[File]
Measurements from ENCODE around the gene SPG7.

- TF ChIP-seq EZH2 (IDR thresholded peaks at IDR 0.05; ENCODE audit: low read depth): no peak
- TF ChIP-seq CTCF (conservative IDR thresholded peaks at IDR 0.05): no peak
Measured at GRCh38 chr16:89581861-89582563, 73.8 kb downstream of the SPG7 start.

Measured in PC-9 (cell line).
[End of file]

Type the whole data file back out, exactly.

Measurements from ENCODE around the gene SPG7.

- TF ChIP-seq EZH2 (IDR thresholded peaks at IDR 0.05; ENCODE audit: low read depth): no peak
- TF ChIP-seq CTCF (conservative IDR thresholded peaks at IDR 0.05): no peak
Measured at GRCh38 chr16:89581861-89582563, 73.8 kb downstream of the SPG7 start.

Measured in PC-9 (cell line).